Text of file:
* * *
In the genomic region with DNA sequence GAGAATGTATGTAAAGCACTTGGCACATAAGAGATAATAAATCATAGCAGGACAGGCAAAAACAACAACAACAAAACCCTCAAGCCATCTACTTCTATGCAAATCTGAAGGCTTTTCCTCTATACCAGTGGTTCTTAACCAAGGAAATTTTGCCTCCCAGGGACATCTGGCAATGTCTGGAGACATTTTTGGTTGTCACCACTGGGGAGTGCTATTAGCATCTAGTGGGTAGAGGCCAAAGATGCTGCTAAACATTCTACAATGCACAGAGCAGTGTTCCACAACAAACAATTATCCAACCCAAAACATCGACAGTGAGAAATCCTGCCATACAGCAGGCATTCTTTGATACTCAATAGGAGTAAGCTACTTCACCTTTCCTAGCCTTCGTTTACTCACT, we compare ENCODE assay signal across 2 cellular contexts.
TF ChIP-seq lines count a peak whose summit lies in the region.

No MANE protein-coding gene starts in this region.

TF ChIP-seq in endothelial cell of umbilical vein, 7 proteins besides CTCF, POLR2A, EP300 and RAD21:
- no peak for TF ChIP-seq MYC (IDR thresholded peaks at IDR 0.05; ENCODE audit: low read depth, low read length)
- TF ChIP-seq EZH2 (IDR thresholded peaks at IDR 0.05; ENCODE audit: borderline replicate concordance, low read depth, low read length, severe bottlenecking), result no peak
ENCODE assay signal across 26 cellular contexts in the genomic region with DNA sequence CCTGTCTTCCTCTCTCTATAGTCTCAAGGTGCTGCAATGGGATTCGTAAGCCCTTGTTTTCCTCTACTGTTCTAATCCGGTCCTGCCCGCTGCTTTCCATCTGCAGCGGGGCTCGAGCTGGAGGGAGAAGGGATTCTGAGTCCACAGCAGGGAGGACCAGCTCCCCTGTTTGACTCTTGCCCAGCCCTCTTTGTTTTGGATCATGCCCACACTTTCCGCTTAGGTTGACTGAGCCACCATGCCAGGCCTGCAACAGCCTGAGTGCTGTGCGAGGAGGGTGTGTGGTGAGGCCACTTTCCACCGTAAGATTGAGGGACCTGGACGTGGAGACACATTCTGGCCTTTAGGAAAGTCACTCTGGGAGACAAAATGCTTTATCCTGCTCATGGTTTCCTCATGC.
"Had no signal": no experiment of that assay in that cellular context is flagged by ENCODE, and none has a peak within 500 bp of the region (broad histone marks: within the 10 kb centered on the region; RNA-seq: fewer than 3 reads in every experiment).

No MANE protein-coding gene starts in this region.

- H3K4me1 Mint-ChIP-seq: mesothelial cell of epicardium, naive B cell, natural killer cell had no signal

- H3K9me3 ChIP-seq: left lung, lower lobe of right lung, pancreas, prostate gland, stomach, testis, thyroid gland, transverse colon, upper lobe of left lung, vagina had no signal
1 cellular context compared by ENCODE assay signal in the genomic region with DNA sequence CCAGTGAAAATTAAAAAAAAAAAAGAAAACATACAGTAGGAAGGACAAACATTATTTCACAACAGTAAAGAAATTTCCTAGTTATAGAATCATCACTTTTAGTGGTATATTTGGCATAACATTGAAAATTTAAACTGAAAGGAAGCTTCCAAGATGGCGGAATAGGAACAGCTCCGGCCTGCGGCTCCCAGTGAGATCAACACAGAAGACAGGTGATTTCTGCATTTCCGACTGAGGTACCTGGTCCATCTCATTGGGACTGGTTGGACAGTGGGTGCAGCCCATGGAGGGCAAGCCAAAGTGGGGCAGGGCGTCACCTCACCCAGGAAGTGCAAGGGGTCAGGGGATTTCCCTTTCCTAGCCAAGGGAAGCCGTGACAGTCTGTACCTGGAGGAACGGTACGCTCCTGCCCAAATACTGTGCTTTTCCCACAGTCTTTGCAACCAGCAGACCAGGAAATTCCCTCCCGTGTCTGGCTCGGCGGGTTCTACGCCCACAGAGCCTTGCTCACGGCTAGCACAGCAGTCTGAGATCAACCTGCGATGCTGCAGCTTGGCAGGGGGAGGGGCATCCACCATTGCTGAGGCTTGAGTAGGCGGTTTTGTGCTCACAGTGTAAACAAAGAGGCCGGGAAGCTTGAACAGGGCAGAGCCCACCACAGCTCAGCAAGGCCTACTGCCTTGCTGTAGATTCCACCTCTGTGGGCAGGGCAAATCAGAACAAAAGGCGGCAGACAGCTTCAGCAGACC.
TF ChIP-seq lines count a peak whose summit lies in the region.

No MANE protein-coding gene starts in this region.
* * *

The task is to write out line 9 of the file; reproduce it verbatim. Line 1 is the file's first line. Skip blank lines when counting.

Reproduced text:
No MANE protein-coding gene starts in this region.